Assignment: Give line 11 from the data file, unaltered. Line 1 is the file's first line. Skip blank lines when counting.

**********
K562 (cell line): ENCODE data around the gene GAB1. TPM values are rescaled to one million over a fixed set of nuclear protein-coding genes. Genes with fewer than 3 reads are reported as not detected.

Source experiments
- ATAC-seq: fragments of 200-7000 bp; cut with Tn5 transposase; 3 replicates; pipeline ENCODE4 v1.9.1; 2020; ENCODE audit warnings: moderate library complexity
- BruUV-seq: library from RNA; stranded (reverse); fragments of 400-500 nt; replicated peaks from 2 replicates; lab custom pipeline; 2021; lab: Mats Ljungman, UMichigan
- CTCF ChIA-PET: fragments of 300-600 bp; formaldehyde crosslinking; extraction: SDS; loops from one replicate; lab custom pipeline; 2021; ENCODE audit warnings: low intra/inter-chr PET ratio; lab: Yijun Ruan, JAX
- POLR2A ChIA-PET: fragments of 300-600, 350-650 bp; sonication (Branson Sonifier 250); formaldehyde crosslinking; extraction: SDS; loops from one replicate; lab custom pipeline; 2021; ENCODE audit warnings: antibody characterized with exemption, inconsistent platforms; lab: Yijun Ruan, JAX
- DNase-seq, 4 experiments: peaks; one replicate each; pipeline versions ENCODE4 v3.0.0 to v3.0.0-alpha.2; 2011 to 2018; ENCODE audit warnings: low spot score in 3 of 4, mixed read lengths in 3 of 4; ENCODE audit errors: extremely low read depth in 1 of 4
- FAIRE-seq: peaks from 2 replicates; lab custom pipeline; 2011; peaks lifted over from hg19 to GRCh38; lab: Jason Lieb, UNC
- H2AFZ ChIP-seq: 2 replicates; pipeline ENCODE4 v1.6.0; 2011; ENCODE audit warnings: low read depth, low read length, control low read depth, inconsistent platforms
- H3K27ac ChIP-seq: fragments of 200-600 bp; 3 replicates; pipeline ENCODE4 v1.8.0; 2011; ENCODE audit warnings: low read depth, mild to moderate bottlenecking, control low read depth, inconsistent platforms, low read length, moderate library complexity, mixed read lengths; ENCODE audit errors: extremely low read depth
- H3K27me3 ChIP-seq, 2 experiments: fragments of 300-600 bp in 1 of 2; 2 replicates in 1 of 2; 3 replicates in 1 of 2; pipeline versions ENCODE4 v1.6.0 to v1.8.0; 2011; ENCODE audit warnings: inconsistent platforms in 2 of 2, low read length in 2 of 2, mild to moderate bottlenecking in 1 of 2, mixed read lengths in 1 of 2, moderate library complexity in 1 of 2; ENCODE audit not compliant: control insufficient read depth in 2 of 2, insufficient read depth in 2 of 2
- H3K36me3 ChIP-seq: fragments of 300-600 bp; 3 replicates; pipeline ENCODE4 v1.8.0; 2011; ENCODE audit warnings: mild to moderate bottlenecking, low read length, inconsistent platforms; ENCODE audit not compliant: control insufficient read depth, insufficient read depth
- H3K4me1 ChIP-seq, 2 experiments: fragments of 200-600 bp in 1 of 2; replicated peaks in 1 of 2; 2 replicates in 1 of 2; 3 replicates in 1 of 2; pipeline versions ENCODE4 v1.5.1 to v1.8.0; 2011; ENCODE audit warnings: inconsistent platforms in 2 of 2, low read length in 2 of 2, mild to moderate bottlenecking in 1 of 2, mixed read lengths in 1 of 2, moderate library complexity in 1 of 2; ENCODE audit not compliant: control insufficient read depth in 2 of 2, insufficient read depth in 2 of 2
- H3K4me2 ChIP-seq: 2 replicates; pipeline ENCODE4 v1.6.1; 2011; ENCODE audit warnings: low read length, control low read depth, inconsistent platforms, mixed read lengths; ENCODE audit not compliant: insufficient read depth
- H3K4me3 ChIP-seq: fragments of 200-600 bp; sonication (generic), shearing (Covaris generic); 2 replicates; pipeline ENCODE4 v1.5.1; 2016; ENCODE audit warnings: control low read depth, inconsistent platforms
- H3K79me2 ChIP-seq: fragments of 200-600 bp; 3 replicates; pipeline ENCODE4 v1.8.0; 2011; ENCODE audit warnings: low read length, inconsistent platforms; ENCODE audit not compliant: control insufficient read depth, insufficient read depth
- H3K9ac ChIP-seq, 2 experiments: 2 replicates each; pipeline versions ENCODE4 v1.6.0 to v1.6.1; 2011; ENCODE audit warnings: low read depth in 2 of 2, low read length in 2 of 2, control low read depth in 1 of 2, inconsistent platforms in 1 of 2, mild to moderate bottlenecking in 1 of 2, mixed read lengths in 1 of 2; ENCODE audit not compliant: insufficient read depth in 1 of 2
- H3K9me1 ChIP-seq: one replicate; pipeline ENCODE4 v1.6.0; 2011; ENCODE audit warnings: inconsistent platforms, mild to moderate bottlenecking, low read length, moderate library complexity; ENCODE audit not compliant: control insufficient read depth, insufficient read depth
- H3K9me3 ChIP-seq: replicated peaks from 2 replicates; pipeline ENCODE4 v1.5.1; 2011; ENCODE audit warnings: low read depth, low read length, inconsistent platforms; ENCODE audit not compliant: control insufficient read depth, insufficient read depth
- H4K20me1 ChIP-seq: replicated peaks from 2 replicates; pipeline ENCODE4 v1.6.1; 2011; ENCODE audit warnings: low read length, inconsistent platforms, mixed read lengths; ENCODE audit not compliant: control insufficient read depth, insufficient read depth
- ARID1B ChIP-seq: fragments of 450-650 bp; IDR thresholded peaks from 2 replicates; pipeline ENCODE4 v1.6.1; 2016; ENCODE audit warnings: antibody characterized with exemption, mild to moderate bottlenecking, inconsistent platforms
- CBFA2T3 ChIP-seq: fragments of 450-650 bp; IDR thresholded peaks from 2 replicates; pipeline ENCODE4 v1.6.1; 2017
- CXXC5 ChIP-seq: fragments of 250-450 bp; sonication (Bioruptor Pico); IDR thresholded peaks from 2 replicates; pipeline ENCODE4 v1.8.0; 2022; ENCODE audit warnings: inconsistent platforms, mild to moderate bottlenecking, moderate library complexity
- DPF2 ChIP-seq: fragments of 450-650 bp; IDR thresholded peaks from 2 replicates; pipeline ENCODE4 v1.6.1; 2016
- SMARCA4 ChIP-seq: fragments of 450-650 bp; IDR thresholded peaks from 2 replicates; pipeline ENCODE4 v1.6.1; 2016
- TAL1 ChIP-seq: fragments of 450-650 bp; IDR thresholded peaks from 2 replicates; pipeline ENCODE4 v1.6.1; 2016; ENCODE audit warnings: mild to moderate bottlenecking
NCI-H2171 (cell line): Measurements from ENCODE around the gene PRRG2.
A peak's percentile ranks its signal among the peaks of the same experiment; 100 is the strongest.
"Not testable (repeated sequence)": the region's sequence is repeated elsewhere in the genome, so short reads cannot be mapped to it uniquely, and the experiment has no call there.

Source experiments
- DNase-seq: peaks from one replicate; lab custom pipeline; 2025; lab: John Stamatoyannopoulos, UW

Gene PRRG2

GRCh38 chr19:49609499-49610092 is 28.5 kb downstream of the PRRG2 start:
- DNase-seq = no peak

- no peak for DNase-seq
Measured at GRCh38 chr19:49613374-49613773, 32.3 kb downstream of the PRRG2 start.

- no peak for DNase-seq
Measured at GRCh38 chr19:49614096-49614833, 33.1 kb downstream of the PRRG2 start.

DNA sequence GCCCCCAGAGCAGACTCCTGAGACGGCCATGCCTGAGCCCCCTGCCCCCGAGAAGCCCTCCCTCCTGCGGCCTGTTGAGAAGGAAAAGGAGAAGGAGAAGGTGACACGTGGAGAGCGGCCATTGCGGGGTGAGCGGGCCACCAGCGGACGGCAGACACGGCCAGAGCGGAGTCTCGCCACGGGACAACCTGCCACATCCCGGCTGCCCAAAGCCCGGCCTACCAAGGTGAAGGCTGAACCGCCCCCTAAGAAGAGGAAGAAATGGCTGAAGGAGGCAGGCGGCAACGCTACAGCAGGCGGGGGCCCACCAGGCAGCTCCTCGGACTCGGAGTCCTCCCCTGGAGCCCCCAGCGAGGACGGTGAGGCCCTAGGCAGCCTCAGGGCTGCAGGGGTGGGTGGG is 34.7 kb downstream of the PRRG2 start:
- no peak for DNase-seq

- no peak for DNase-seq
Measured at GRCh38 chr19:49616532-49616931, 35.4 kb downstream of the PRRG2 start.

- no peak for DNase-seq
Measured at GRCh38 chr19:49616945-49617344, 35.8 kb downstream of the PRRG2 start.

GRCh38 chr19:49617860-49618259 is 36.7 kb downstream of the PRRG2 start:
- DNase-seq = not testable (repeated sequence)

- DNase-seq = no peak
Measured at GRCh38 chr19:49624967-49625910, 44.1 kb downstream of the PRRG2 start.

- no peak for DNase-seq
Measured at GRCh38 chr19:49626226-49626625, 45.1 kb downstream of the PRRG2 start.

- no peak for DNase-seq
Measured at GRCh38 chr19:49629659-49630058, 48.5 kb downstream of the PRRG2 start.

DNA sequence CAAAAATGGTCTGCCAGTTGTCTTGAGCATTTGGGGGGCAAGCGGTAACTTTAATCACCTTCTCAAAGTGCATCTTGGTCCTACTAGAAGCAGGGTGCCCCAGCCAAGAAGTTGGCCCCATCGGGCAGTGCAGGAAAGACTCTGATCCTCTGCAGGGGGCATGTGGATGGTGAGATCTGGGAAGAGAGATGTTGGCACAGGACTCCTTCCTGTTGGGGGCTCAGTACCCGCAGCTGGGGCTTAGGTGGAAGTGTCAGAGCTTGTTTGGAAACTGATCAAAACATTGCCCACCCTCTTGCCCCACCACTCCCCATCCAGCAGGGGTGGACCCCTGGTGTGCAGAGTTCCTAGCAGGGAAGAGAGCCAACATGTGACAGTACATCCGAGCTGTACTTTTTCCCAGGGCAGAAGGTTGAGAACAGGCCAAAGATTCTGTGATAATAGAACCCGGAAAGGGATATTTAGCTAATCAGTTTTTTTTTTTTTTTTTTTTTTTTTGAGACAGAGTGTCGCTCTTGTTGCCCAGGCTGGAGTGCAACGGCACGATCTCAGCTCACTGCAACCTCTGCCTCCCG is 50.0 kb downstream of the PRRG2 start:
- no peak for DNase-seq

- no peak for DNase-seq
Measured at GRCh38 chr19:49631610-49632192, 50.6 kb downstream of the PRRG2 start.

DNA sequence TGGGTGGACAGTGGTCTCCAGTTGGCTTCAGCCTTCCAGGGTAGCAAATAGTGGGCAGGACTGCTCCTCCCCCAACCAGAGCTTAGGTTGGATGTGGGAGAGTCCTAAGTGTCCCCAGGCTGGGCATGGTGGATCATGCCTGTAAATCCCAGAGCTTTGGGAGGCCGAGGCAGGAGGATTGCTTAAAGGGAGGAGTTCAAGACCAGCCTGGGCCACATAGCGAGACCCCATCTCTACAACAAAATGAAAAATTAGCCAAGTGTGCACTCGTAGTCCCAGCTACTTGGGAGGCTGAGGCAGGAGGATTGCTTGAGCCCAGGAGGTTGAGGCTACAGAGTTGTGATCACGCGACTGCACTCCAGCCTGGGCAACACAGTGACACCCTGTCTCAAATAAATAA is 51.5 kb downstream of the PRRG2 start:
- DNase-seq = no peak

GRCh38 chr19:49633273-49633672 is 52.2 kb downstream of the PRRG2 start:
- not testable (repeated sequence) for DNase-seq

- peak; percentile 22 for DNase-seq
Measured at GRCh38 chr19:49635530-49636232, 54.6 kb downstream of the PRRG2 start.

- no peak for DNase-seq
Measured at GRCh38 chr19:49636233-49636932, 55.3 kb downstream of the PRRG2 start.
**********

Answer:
- H3K27me3 ChIP-seq, 2 experiments: fragments of 300-600 bp in 1 of 2; 2 replicates in 1 of 2; 3 replicates in 1 of 2; pipeline versions ENCODE4 v1.6.0 to v1.8.0; 2011; ENCODE audit warnings: inconsistent platforms in 2 of 2, low read length in 2 of 2, mild to moderate bottlenecking in 1 of 2, mixed read lengths in 1 of 2, moderate library complexity in 1 of 2; ENCODE audit not compliant: control insufficient read depth in 2 of 2, insufficient read depth in 2 of 2